Firstly, the working conditions were unsafe and unhealthy. In the late nineteenth century more industrial accidents occurred in the United States than in any other industrial country. By 1900s, industrial accidents killed thirty-five thousand workers each year and maimed five hundred thousand others, and the numbers continued to rise.

In textile factories, the workers were primarily women and children. The factory workers began their day at 4 am and it ended at 7.30 pm. They were allowed one break at 7.30 am for breakfast and another at noon for lunch. Factories often had no windows to allow for ventilation, or heating systems to help the workers stay warm in the winter. Poor lighting led to accidents. Workers hand and arms were crushed by machines, because there were no safety devices on them. Textile workers got lung diseases from breathing dust and fiber all day.  In power loom, the conditions of the mills were rather inadequate. ‘The quality of air in the mills was insufficient due to over 150 workers being cramped in a room with 293 small lamps and 61 large ones.’ [1] ‘Susan’s recurrent bouts of “sicknesses” may have been the result of the close air and fumes from the lamps which lit the area where the weavers worked.’ [2] Worst of all, none of the machines had safety guards so in mills where Mary Lou Emmons, a mill worker in 1940s worked ‘sometimes people would get their fingers caught…and sometimes it was dangerous because shuttles used to fly out and sometimes you would hear of somebody that you knew that lost an eye from a shuttle or it hit them in the head.’ [3]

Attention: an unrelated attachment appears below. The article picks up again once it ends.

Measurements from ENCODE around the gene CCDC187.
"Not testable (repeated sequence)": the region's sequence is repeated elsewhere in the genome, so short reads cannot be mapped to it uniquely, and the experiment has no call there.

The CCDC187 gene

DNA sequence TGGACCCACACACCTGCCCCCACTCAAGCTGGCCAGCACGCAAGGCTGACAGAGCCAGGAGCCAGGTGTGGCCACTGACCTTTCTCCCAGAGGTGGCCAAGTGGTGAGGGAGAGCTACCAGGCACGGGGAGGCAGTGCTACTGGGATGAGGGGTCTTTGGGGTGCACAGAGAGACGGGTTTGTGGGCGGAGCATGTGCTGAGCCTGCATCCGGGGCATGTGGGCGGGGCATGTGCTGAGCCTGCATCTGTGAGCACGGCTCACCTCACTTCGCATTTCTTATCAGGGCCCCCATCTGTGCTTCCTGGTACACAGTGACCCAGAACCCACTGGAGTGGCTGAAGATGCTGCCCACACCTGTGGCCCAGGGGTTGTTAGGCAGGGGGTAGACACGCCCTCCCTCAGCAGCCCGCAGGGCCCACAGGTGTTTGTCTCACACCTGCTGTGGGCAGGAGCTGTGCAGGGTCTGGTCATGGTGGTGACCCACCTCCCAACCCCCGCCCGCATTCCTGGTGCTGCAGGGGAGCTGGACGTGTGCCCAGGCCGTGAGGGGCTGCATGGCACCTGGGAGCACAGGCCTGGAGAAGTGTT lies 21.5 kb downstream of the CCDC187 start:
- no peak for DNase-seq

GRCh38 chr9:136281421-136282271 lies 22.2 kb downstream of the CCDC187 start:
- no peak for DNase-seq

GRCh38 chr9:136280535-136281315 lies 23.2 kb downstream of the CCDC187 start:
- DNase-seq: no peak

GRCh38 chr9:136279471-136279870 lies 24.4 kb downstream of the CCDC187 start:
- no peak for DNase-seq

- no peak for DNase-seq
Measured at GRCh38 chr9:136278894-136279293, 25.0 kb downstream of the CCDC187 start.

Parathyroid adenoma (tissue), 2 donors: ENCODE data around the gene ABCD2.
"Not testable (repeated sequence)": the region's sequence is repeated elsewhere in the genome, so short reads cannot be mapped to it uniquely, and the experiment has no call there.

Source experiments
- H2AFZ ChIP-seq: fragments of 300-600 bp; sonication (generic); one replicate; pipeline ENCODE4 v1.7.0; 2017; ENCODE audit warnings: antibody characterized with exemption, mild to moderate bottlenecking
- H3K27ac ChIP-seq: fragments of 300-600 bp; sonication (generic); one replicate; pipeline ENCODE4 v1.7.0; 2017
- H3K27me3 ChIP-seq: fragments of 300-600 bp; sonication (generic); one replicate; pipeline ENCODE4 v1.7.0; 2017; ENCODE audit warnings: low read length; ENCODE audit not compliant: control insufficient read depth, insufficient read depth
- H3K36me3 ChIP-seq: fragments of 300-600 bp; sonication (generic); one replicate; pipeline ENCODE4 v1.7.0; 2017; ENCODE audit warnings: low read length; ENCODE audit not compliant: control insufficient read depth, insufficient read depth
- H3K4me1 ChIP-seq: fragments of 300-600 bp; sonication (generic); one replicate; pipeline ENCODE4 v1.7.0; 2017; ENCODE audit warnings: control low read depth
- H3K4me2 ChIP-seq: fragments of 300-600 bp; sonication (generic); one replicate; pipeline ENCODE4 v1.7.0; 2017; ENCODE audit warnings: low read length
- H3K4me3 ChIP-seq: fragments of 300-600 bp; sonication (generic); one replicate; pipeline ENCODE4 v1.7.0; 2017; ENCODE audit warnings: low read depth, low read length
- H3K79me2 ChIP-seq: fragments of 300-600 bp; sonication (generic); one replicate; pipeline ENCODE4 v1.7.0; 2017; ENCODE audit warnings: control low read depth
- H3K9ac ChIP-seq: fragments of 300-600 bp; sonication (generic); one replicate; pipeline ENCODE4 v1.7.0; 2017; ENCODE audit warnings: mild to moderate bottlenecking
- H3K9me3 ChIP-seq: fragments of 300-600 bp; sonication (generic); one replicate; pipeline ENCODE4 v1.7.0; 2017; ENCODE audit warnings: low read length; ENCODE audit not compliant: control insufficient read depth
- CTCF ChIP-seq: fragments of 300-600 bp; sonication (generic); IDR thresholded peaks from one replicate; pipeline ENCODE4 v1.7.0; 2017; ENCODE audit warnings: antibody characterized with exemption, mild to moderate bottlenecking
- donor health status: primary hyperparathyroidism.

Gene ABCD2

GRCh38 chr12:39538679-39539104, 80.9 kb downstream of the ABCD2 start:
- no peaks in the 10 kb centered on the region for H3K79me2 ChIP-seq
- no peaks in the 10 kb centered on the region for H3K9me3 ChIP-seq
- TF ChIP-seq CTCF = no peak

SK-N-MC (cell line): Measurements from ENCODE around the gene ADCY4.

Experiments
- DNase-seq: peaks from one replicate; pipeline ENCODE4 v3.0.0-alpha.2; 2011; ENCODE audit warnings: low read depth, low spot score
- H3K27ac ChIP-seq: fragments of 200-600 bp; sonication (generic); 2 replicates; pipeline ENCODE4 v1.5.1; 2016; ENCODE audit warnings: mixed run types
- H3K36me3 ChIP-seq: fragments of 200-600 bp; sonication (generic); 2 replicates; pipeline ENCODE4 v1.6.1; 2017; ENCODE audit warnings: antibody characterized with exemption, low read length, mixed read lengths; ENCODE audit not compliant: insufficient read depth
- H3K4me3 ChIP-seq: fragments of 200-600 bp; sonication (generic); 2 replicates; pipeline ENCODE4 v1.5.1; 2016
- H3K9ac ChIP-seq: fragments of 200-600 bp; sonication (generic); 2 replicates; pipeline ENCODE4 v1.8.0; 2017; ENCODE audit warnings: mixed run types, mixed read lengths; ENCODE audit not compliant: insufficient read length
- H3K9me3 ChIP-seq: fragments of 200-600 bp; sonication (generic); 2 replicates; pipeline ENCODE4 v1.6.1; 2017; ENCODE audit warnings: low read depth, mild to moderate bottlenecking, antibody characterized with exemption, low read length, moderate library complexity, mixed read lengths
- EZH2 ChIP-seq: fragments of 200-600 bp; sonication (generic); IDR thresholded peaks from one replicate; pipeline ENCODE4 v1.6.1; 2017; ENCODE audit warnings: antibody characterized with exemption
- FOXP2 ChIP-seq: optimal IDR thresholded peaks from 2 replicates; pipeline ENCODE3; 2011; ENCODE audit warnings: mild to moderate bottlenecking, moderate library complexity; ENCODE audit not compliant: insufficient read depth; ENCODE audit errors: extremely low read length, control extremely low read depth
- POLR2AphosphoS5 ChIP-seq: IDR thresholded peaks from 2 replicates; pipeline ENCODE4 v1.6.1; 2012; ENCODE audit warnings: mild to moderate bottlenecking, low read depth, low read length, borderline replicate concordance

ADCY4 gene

There were not enough fire escapes, fire drills, wired windows, fire-resistant windows, worker injured on the job had no protection. Factory owners ignored problems and complaints of workers. Government used laissez-fair policies to ignore worker’s problems. Employers used many methods to end unions. They are blacklists, company unions, lockouts, open shops, scabs, yellow dog contracts.

Steel workers risked injuries working close to red-hot vats of melted steel.  In mines, cave-ins buried miners alive. If a worker got hurt, they got fired. There was no such thing as insurance. Coal miners worked from 13 to 16 hour per day with $1.00-$1.25. Miners suffered from “black lung” disease. A miner told about how dangerous mine working is: ‘my father was a miner. He died ten years ago from miner’s asthma…we were given work in the breasts and gangways. There were five of us boys. One lies in the cemetery-fifty tons of top rock dropped on him. He was killed three weeks after he got his job as a miner—a month before he was to be married. We get old quickly. Powder, smoke, after-damp [poisonous gas], bad air—all combine to bring furrows to our faces and asthma to our lungs.’ [4]